the diary of Lu Ji-ying

The 2018 Biennial, which ran until March of this year, was curated by Francesco Manacorda, of Radical Nature Fame (Barbican 2009), and the artist Wu Mali, whose concerns and collaborative art practice would have fuelled the site-specific part of the biennial. First one finds an encounter with artworks that approach some of the key issues underlined above within the Taiwanese context. Chang Ting-Tong looks at air pollution in Taipei. The samples he took at diverse location in the capital city being documented on film, while ink painting by himself as well as participants in workshops held during the biennial explore a détournement of traditional Qi principles based on the samples’ results. In Huang Hsin-Yao’s Baileng canal documentary, the camera films, one shot after another, the myriad of units that make the irrigation system built in the 1930s on the Xinshe plateau in the centre of the island. A strangely hypnotic portrait, the Baileng canal documentary subtly captures the historic intertwining of water, land and men inherited from the Japanese rule period. This connection with the land is also beautifully portrayed in the display of farmer Lu Ji-Ying diary. We are told that Lu Ji-Ying was born in Southern Kaohsiung, and educated in the early 20th century within the Japanese colonial system. From 1933 until his death in 2004, Lu kept a diary, first in Japanese, then in Mandarin after the retreat of the Japanese government and the take-over by fleeing mainland nationalists. The diary touches upon life in its diversity, crops and technological improvements, sales and family affair, community life and leisure, as seen by a man working on the land in a century of fast-changing pace and fortunes.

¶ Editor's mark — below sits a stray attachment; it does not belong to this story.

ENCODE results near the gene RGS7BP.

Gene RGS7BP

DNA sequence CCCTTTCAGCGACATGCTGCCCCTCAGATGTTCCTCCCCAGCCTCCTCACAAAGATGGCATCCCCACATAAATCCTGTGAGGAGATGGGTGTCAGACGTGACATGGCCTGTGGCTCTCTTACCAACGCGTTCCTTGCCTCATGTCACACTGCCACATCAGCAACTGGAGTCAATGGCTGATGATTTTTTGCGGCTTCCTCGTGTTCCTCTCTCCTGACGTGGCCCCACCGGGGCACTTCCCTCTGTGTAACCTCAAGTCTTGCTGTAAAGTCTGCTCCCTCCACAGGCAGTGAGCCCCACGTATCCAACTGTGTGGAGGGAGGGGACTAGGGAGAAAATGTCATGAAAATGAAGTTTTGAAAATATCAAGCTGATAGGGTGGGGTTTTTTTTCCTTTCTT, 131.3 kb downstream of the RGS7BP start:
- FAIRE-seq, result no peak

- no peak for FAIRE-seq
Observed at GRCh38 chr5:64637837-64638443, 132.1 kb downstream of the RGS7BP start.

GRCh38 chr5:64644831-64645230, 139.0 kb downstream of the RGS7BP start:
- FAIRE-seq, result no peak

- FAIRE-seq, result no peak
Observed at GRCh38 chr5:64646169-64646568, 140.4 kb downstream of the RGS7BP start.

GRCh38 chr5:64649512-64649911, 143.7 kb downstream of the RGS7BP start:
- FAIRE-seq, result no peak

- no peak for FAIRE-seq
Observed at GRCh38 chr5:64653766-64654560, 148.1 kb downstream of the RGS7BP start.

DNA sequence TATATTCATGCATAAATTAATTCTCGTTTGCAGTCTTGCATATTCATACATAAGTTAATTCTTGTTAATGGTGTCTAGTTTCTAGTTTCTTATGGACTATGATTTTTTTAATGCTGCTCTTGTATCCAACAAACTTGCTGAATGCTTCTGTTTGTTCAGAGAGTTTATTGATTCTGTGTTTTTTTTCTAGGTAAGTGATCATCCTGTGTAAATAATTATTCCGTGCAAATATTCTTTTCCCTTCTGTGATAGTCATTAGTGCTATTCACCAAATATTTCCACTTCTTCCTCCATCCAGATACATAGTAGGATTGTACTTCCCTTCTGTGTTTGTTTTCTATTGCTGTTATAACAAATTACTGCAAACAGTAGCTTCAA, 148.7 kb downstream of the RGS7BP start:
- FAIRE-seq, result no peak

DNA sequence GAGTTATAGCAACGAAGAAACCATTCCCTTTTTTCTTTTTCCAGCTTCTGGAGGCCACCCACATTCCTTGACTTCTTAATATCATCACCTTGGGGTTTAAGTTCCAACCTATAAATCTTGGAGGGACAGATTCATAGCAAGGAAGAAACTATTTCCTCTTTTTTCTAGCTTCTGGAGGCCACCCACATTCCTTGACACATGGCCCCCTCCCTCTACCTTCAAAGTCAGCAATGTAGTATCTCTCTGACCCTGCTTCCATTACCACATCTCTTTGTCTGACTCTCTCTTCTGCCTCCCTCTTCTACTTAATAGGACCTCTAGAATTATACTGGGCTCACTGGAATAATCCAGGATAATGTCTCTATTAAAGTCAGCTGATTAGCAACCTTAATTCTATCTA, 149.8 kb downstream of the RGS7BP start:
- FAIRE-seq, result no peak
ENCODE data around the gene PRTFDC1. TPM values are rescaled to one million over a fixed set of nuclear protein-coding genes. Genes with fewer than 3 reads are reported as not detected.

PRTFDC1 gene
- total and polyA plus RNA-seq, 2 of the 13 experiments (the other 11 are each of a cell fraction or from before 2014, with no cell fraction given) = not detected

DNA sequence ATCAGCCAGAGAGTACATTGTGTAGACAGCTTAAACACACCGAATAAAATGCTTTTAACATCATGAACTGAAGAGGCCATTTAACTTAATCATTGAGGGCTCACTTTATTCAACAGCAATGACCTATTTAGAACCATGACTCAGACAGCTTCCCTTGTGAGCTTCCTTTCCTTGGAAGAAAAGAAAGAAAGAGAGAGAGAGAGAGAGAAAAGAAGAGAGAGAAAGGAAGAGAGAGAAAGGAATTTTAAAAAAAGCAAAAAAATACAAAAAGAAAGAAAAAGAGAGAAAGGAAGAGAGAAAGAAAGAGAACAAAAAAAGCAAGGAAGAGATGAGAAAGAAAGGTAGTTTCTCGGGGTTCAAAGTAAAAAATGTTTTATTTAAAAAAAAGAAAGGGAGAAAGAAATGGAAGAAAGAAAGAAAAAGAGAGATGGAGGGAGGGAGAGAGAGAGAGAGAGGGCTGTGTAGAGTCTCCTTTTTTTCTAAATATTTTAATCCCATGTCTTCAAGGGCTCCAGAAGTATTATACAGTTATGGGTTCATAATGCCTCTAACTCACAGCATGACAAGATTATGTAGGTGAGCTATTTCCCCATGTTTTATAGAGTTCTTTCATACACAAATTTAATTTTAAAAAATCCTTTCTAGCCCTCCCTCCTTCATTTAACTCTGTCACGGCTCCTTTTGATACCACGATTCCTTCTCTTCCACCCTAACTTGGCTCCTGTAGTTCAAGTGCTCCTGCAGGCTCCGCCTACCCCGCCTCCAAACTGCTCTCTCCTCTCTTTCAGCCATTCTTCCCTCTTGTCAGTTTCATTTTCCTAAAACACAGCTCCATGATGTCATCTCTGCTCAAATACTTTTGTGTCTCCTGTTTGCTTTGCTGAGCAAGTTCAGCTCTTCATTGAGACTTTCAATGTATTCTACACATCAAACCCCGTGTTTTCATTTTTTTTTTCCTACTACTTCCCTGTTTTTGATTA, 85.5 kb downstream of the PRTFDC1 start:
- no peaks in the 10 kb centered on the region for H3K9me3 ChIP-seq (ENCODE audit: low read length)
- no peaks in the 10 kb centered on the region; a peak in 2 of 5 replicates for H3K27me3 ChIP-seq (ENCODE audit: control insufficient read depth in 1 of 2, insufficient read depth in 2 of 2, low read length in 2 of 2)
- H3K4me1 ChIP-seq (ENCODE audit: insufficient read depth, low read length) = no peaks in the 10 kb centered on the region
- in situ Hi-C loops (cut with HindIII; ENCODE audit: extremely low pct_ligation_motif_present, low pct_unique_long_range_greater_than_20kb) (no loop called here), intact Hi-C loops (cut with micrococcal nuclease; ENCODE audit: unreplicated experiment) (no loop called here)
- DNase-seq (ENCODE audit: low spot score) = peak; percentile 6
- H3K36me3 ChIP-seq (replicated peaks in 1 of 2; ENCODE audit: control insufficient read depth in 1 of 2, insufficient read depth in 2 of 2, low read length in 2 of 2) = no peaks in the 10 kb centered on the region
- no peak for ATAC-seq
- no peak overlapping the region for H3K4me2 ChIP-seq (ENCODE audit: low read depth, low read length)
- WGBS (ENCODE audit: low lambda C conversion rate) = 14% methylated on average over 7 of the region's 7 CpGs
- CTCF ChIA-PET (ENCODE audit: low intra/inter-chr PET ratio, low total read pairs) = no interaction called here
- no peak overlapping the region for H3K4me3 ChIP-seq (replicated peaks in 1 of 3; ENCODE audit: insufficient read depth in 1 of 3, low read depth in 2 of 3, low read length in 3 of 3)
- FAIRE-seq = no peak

Second, drawing from these apertures, the exhibit gives room to associations and activists who are presently engaged in defending and advocating for ecological rights and sustainability in Taiwan. The island initially entered a phase of modernization as a Japanese colonial laboratory. Post-1945, industrialization and technological investment continued on Formosa, first in the context of the cold war, subsequently on a more isolated road leading to the 1990s Asian tigers dubbed group and the world-known Made-in-Taiwan brand. It is the unforeseen or rather disregarded consequences of this economic development as they unfold in the present that local activists represented here address. One recurring issue concerns the rights, and their spoliation, of the aboriginal tribes, the inhabitants of Austronesian extraction who have lived on the island for centuries, prior to the arrival of Dutch, Chinese, rebels and loyalists, Japanese settlers, and the retreating mainland nationalist army. A film and outdoor installation by the indigenous Justice Classroom echoes the 2017 Ketagalan Boulevard protest against new regulations for defining Taiwan’s indigenous traditional territories. The modern and the century-long ways of life clash on the coasts, where military cement blocks disrupt fishing and plain appreciation of maritime nature, the land, where factory pollution drips into farmland, the mountains, where soil exploitation threatens local ecosystems. Along the main corridor on the first floor, wooden boards informed visitors on the activities of association such as the Taiwan Thousand Miles Trail, a grassroots movement that contributes to the formation of a network of nature trails throughout Taiwan, and the Keelung River Watch Union, a collective of several clubs working on the conservation and rehabilitation of this Damsui river tributary.